Friday, March 30, 2007

Dismantling a Business Isn't Always Easy

When people come to me to help them minimize their tax burden upon selling a business, they often don't have a clue what tax consequences await them.

Every business is different, but here a some of the factors that determine how much tax will be owed. It can become quite complicated, depending on the business structure, the assets of the business, the parties involved in the sale, etc.

  • What entity structure does the business have? C-Corp, Partnership, S-Corp, LLC, Sole Proprietorship, etc. Each entity is taxed differently with different rules
  • Who are the owners/partners/shareholders/members, etc. and how is ownership divided?
  • What is the sale comprised of? Assets, inventory, real estate, client list, good will, etc.
  • Will the entity be shut down on sale or remain intact?
  • Do all of the partners agree on sales terms and goals?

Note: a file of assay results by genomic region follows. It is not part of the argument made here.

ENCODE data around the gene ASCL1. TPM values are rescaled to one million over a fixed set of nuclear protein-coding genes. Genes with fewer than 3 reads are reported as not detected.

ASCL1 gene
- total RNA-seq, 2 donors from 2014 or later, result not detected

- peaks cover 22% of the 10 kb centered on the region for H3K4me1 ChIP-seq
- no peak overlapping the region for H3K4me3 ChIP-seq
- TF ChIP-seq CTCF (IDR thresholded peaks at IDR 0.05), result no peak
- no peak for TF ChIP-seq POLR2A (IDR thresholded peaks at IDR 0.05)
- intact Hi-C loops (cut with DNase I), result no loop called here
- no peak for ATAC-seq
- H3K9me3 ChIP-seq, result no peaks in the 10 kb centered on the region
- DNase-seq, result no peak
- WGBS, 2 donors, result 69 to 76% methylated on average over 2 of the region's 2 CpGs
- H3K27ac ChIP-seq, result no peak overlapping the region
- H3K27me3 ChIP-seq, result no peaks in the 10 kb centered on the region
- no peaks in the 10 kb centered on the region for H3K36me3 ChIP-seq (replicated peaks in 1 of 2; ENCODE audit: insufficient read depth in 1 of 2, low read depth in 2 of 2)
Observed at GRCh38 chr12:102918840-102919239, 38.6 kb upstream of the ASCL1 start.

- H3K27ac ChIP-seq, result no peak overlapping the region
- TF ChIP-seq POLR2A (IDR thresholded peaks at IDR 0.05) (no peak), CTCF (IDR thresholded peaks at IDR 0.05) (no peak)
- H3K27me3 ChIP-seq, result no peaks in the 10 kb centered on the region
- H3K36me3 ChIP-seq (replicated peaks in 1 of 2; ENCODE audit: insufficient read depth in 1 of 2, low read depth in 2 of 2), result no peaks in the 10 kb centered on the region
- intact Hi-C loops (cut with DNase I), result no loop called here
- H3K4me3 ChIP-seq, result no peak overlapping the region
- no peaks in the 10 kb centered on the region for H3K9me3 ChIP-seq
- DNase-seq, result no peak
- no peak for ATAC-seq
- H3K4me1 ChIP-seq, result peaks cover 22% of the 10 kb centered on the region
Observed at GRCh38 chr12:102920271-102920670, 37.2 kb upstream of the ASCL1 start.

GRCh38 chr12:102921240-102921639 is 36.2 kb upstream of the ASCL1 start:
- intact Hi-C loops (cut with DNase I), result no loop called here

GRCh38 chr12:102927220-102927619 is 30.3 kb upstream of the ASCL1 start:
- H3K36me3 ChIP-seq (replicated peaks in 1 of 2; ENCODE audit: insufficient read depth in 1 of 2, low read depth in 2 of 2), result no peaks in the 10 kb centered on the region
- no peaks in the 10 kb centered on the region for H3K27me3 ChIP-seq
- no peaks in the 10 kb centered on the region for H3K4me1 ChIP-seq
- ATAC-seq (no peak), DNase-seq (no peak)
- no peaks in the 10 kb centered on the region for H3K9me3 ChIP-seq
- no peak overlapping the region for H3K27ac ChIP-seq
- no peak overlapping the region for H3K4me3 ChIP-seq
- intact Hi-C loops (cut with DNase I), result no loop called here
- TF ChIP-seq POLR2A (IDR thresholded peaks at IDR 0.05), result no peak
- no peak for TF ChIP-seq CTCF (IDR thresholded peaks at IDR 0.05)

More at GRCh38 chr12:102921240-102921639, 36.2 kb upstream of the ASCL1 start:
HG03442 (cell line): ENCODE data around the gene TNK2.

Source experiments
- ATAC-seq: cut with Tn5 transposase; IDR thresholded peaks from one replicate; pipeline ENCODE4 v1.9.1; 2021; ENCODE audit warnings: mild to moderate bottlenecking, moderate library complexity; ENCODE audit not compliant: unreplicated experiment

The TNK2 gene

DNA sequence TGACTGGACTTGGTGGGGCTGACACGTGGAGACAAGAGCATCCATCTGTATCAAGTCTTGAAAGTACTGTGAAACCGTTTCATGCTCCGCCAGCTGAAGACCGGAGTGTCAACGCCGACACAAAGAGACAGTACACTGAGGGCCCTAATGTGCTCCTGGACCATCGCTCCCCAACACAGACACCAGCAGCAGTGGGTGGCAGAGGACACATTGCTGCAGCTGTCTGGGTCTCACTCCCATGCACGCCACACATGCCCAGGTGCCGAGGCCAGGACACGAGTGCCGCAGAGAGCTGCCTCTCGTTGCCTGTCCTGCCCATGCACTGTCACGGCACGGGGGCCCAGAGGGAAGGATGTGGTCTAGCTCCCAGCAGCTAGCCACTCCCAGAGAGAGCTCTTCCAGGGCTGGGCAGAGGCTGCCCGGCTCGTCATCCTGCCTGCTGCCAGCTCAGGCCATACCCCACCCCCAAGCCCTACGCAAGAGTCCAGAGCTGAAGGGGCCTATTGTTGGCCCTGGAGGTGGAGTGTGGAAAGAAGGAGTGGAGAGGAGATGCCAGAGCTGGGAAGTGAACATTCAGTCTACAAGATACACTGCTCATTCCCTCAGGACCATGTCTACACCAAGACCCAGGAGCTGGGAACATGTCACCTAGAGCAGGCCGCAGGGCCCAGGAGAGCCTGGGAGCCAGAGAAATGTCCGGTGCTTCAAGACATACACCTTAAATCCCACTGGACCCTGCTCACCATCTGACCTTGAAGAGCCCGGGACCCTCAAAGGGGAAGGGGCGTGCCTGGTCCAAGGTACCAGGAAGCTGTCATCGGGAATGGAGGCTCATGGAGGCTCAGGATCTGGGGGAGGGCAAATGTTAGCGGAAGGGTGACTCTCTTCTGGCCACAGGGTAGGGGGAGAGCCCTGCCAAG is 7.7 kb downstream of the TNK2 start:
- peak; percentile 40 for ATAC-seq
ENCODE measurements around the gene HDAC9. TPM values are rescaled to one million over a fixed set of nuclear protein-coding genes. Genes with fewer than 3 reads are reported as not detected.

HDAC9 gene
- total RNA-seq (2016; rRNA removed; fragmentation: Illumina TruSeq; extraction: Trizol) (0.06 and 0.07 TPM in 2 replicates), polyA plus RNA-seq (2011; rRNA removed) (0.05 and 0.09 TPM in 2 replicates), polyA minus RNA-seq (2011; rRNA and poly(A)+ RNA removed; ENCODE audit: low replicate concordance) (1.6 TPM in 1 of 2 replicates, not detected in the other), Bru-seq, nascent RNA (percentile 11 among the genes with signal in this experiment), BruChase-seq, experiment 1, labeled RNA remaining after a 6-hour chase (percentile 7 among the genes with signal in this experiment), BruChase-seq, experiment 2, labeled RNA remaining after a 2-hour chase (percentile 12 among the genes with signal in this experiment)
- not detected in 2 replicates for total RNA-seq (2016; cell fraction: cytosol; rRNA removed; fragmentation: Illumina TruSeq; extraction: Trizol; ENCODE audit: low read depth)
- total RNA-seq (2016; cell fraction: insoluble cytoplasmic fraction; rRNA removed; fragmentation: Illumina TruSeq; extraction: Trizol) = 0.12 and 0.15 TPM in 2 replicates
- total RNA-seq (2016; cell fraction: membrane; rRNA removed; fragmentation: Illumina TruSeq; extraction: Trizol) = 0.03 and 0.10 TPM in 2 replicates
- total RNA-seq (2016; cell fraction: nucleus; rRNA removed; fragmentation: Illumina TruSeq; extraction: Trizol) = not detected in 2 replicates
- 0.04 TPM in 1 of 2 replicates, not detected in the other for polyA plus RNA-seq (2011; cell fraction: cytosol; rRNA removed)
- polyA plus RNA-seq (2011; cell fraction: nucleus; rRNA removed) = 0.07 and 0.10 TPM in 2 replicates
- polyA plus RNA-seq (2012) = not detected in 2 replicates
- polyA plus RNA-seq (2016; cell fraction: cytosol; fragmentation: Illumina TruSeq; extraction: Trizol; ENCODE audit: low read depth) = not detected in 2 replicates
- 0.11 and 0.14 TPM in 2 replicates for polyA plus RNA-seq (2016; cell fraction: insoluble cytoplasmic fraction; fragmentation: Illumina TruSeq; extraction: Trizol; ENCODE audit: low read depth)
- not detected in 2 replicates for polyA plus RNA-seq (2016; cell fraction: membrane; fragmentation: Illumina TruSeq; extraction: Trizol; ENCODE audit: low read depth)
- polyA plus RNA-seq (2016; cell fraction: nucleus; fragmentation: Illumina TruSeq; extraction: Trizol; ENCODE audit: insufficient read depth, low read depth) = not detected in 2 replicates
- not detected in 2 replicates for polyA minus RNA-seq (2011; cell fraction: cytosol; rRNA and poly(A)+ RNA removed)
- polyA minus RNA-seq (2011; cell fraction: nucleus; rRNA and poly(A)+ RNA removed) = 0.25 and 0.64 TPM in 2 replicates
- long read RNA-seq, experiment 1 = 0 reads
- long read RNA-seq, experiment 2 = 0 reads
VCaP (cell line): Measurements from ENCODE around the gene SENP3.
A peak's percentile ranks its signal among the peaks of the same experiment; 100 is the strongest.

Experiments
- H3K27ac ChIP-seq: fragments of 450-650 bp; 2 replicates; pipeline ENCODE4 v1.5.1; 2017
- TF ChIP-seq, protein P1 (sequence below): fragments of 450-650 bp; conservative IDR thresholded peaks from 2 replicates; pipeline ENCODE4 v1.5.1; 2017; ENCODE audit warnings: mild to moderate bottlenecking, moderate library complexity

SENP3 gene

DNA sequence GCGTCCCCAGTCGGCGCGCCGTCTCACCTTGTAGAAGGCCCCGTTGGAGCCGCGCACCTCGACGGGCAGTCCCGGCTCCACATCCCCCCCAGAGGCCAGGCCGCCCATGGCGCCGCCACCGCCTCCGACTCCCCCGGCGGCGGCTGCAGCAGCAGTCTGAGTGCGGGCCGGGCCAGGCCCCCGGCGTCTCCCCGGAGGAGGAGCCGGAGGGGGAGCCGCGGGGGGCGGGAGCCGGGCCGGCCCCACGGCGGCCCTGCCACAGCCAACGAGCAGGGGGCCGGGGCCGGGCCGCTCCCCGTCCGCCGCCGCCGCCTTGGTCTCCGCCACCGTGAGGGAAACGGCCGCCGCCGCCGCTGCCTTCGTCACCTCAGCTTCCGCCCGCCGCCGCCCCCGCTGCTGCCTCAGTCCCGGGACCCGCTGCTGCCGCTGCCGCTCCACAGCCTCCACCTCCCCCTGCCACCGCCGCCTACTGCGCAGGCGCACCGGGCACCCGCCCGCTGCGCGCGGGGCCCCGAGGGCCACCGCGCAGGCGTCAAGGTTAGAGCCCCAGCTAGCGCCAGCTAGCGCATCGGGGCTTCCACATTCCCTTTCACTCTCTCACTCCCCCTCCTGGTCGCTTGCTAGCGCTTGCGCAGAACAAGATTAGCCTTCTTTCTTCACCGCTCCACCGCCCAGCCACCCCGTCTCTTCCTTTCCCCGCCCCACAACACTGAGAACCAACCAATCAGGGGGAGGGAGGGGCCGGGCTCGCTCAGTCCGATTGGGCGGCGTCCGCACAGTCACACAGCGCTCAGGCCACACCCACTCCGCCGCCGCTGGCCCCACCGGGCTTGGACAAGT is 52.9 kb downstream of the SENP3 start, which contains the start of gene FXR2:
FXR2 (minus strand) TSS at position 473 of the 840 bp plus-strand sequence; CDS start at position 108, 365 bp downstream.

• Will the sale be broken down by types of assets, or sold as shares of the company?
  • If real estate, when was it purchased, how much debt is there, what is adjusted cost basis, how is the property titled, how much has it been depreciated and by what methods,etc.
  • If the sale is within the entity, how do you plan to get the proceeds back to the owners from the entity? Will you get doubly taxed as capital gains and then income tax?

When a business is started and is growing, usually little thought is put into how it will eventually be sold, dismantled and distributed. It can get very complex, but an exit strategy is crucial to maximize return. The sale is often for retirement income, and it can be a very rude awakening to find out when it is too late that the money actually kept will not support you as you had hoped.

This is an area you probably don't want to take upon yourself without help from experienced professionals who can guide you to the best outcome possible.

Paula Straub


Fill out a Qualification Questionnaire to determine what capital gains tax strategies will help you most.